Well, What Sea?

Well After Sunset Along the Pacific Coast


I know my top ten may not be the same as your top ten. After all what interests me may NOT interest you (though for the life of me I can’t think why not!) ¬†As a Landscape Astrophotographer I tend to gravitate to interesting views, unusual geology, natural landscapes and places where the sky is dark and clear at night. ¬†I’m not a city guy. The chance that you’ll find me in a tavern or night club is extremely slim. ¬†And while I do appreciate great architecture, and (ancient)¬†history you’re much more likely to find me on a mountain top or along the shoreline or in the desert. Forests feel crowded to me unless they are surrounded by granite, basalt, sand dunes or lava.¬† Flat is usually boring.

I also want to be frank that this list is based on the places *I* have been. There is an equally long list of places I have NOT been but where I wish to go. ¬†I’ve also narrowed this list to Nevada, California, Western Utah and Arizona. I am listing my destinations in order of the eye appeal and “spiritual oneness” I get from visiting them. ¬†I’ve also provided some hints what seasons are best, and the amount of effort it takes to reach these places.

 

    1. Nightfall at Cathedral PeakYosemite National Park.  There is a really good reason Yosemite is so heavily visited. The first time I drove into the valley with the family I went slack-jawed. It is hard to imagine how beautiful Yosemite is. And the first time I stood on Half Dome Рlong before permits are required to make that hike РI literally wept Рand not just because the hike was arduous, but because the view makes the heart flutter.  You feel tiny and the granite feels big and solid.  Yosemite is a very large park and there are four primary areas to visit.
      A> The valley which in the summer is overrun with tourists, and noise and distractions but quiet and beautiful when snow laden in the winter.  The summer is also when the mighty Yosemite Fall becomes a whimper. To really be astounded the best time to visit Yosemite Valley is in the early spring.  Late April to Early May.
      B> Another area of Yosemite worth visiting is the entire Tioga Pass road: especially Tuolumne Meadows area. There is awesomeness nearly everywhere along the 54 miles of road and it is always less busy than the valley. Warning: Tioga Road (Hwy 120) closes November through May.
      C> A third place that is justly popular for its scenic splendor is Glacier Point. The road to this amazing overlook is also closed in winter.
      D> And finally there is Wawona and the Mariposa Grove of Big Trees. Impressive, but not as impressive as the huge trees elsewhere in California e.g. in Big Basin State Park.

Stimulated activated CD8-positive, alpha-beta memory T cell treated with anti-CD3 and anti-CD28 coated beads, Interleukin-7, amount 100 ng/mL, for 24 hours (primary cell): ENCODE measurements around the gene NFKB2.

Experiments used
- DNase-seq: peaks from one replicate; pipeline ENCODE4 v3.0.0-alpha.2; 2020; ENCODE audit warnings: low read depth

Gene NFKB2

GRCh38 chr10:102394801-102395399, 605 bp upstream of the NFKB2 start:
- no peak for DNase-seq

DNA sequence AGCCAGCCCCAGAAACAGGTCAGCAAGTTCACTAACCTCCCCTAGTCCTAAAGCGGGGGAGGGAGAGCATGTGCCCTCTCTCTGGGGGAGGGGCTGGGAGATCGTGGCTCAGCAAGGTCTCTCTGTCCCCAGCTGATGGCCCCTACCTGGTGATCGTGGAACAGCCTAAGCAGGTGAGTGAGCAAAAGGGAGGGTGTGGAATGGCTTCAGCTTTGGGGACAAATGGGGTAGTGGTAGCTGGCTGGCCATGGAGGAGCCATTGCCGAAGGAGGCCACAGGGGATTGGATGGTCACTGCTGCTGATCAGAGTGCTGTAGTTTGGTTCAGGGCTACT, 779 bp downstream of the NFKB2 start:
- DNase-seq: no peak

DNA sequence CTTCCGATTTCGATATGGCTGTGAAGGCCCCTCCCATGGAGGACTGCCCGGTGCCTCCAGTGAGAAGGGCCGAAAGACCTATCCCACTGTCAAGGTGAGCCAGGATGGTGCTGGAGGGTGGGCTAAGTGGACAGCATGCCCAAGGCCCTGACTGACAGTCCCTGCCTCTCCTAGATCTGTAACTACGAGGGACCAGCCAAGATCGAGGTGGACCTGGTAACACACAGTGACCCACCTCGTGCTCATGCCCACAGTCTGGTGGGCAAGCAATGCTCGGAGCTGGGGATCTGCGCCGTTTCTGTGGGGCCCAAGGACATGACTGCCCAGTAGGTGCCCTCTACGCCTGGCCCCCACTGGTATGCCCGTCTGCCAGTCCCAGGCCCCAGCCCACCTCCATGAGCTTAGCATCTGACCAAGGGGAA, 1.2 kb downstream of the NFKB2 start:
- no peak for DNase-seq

There are also many, many spectacular landscapes to be seen far from anywhere a car can go. Some of the most rewarding views of Yosemite require backpacking into the High Country, like the photo above which is Cathedral Lake – a trail from Tioga Road.


    2. Reaching for the Sky Alabama Hills near Lone Pine, California. Lone Pine is a small town with plenty of restaurants. But at the doorstep of Lone Pine are the Alabama Hills – bizarre rounded rock formations many of which you have probably seen before in movies like Planet of the Apes and car commercials and westerns. ¬†It’s a gorgeous landscape with so, so many places to explore.¬†There is plenty of quiet in Alabama Hills and there are many places to roll up and enjoy the dark skies and the fantastic rock formations. Rising out of Alabama Hills is mount Whitney – the tallest mountain in the United States – the lower 48, that is. ¬†Alabama Hills is lovely in any season – prefer late fall – but beware the summers can get hot. 100 degrees Farenheit is not unusual. ¬†A high clearance vehicle is definitely a plus if you want to go on some of the dicier roads, but not needed for the main roads.¬† There is a good reason we offer workshops here. It’s awesome.

    3. Mono Lake South Tufas before Dawn [4776] *Explored*Mono Lake near Lee Vinning, California. ¬†Mono lake has a very alien vibe due to the tufa formations that have been revealed because of Los Angeles’ thirst for water. ¬†Mono Lake has grown touristy – it’s not unusual to see a busload of photographers disembark and jostle for the best spots to set up a tripod. Despite that, Mono Lake is well worth a look. Not far from Mono Lake are other interesting attractions like Bodie – a ghost town, June Lake and the June Lake Loop, and the entire stretch of the Eastern Sierras all the way down to Alabama Hills. Any season is good to visit Mono Lake, but winters are harsh and cold.

    4. Dream Highway [C_071601]Big Sur. Big Sur is the name of a town in about the middle of a region loosely defined by a long stretch of winding Pacific Coast road (Highway 1) that runs from Carmel, California all the way down to Cambria. The Hearst Castle which is an interesting historical, artistic, and cultural anomaly can be found in San Simeon. The road hugs tall mountain cliffs with sheer drop offs into the often churning Pacific Ocean below. If I have to pick a favorite spot in Big Sur that’s easy. Pfeiffer Beach. ¬†Often in the summer in particular Big Sur can be cold, foggy and windy, but really any time is good to go. If you’ve never dipped a toe in the Northern California Pacific Ocean, don’t expect it to be warm EVER. ¬†Big surf comes in the winter – from November to February. Accommodations along Big Sur are scarce, expensive and heavily booked especially when school is out. And there are LOTS of destinations worth visiting: Point Lobos, Pfeiffer Beach, McWay Falls in Julia Pfeiffer Burns State Park.